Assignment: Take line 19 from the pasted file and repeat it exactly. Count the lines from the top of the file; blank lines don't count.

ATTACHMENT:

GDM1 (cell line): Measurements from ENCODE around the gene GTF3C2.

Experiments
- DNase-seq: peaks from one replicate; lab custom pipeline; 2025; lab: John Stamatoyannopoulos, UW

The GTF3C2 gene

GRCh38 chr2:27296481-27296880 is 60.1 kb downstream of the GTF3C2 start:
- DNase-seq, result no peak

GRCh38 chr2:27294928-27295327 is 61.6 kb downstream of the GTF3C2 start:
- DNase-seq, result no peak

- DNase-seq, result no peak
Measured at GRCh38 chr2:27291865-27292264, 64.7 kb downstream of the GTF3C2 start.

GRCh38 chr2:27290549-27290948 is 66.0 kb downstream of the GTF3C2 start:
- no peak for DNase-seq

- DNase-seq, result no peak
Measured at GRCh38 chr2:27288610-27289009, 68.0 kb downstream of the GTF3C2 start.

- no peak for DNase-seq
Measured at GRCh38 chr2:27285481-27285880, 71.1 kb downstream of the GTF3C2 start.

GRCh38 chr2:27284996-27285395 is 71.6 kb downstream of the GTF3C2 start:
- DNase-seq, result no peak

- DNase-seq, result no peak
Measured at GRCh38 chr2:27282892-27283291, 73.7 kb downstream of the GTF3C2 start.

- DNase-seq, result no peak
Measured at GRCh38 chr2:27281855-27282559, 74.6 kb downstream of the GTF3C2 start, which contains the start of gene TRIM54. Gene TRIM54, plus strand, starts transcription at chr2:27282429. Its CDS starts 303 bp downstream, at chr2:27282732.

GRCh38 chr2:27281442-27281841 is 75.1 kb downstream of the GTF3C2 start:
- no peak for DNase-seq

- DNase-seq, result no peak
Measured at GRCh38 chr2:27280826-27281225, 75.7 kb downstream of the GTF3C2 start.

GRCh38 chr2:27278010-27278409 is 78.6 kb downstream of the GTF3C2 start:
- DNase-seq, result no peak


- DNase-seq, result no peak